Conclusion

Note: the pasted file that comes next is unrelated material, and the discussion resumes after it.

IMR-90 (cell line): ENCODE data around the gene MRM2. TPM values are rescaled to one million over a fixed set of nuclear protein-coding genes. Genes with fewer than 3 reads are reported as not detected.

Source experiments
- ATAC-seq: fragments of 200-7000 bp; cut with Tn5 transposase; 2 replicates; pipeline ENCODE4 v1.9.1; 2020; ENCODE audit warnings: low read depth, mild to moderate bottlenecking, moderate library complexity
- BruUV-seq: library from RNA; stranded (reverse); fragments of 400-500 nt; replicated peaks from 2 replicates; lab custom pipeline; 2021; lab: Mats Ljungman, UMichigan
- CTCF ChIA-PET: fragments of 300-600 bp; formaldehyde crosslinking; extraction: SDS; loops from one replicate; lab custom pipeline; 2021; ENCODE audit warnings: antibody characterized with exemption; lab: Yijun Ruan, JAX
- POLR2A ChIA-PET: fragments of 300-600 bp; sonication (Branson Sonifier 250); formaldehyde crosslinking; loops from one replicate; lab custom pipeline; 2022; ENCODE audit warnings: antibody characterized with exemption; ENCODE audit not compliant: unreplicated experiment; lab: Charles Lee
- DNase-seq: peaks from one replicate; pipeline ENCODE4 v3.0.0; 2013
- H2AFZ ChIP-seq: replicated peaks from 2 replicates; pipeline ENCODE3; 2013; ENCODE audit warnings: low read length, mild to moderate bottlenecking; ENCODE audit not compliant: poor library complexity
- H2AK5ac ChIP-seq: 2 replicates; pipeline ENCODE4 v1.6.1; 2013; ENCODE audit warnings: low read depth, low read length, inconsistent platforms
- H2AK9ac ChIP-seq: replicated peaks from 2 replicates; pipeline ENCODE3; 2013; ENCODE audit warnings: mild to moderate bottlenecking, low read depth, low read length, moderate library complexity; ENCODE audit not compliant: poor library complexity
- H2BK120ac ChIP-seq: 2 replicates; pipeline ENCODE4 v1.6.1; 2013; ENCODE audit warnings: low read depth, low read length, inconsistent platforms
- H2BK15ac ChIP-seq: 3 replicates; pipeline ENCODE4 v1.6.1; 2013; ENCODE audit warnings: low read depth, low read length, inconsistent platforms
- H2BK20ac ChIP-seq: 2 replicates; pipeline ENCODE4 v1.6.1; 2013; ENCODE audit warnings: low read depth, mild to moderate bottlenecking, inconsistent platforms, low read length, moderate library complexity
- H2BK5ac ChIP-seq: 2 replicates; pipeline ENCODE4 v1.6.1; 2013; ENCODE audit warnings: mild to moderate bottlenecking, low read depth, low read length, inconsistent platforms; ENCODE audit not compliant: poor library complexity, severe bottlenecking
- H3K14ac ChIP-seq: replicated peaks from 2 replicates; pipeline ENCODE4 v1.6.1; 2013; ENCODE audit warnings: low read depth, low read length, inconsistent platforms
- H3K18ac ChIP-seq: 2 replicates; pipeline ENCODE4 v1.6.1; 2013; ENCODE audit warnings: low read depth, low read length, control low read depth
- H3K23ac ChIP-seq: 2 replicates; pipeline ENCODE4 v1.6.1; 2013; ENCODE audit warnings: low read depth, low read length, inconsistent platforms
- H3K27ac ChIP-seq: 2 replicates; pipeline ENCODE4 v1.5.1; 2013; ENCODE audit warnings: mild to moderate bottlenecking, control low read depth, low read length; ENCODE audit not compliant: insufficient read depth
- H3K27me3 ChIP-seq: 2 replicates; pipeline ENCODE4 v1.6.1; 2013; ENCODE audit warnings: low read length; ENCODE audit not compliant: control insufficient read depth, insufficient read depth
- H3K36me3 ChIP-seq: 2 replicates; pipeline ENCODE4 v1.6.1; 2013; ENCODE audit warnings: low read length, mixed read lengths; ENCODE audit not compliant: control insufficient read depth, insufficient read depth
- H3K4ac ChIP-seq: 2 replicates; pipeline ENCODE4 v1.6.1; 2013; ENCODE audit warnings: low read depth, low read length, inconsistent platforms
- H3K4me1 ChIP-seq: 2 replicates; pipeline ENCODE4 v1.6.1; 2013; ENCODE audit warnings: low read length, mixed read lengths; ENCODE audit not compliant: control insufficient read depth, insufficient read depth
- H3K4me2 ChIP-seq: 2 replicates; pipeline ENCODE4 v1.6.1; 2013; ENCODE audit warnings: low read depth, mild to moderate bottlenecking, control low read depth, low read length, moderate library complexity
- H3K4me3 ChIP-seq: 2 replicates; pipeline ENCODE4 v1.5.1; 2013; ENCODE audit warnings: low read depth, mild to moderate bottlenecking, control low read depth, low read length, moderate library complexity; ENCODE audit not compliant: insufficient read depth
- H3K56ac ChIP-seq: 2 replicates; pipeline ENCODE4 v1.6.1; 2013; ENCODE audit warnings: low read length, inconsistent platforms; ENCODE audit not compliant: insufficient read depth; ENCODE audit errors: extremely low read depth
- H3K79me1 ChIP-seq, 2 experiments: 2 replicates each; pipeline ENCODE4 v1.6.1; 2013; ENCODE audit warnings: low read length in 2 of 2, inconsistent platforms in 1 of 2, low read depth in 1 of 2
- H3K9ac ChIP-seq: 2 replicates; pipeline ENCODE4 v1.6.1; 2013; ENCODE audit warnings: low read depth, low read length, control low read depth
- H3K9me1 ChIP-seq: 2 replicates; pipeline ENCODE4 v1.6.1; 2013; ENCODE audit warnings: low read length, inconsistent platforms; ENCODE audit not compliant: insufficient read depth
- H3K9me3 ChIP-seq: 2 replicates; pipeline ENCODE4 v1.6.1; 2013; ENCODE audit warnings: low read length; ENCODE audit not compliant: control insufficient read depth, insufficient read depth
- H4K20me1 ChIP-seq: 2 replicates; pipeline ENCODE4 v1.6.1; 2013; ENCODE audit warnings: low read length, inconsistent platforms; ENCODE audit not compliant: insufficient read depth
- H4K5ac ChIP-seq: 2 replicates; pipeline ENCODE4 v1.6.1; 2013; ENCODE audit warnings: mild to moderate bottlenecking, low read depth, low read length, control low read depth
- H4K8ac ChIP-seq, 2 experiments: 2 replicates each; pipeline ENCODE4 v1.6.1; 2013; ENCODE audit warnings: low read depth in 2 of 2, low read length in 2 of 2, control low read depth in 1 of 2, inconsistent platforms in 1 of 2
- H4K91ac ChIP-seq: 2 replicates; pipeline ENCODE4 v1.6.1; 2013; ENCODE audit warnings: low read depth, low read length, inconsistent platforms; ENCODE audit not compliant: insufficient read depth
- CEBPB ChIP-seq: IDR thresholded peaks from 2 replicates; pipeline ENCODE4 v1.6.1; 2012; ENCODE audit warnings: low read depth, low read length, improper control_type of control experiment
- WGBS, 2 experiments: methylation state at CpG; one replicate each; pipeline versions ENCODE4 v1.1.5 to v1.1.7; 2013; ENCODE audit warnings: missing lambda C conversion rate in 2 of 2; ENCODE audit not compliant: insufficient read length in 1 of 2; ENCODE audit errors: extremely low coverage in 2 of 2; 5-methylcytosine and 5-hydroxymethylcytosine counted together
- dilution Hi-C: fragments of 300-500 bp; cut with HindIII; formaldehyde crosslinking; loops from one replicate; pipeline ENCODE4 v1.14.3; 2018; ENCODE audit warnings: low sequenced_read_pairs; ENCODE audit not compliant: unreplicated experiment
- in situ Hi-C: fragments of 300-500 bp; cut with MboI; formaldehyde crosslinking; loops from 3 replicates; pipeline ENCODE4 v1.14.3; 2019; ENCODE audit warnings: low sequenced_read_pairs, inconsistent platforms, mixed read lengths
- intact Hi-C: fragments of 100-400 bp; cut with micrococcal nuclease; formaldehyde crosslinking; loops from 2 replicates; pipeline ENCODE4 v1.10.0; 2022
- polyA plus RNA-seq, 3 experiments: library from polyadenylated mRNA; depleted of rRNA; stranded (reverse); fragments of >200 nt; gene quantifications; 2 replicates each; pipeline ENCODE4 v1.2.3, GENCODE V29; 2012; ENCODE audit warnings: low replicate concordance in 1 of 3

The ongoing events not only gave them an experience but also provided them the opportunity to understand each other. I believe this will lead them to a peaceful and eternal marriage. The relationship between Elizabeth and Darcy reveals the importance of getting to know the partners before marriage. This is an interesting perception because it demonstrates true love. Jane Austen has presented these ideas in various ways. The marriage of Jane and Bingley was reliant on love at first sight, which I do not believe can never occur. Love and marriage are significant issues in 'Pride and Prejudice'. Jane Austen understood that the perfect relationship existed between two people who respected and treasured one another. At first, Elizabeth and Darcy do not appreciate each other, they both believe they are better than one another. Darcy is wealthy but the Bennet's are of a lower social class. This creates views and tension of pride and prejudice. These have to be concentrated before the two of them can be merged at the end of the novel. Furthermore Jane Austen shows us the reader relationships that do not work out. Charlotte Lucas and Mr. Collins marry for convenient reasons whereas Lydia and Wickham are physically attracted to one another. Mr. Bennet makes fun of his poor wife and neglects his duties by retreating into his office. We presume that Elizabeth, Darcy, Jane and Bingley will be content because they have chosen their companion wisely. Jane Austen shows us that, in the nineteenth century, it was vital for a women who had little or no money to marry a wealthy man. However, also show the reader that there must always be love in order for the relationship to work. The definition of love is an important factor to consider in a relationship to money, for it appears many types in the novel. The main distinction is between false love for material purposes as in Charlotte and Mr Collins case, or love appearing genuine, existing despite social difficulties, in Darcy and Elizabeth marriage. Money and power are the main motives for marriage without real affection. ...read more.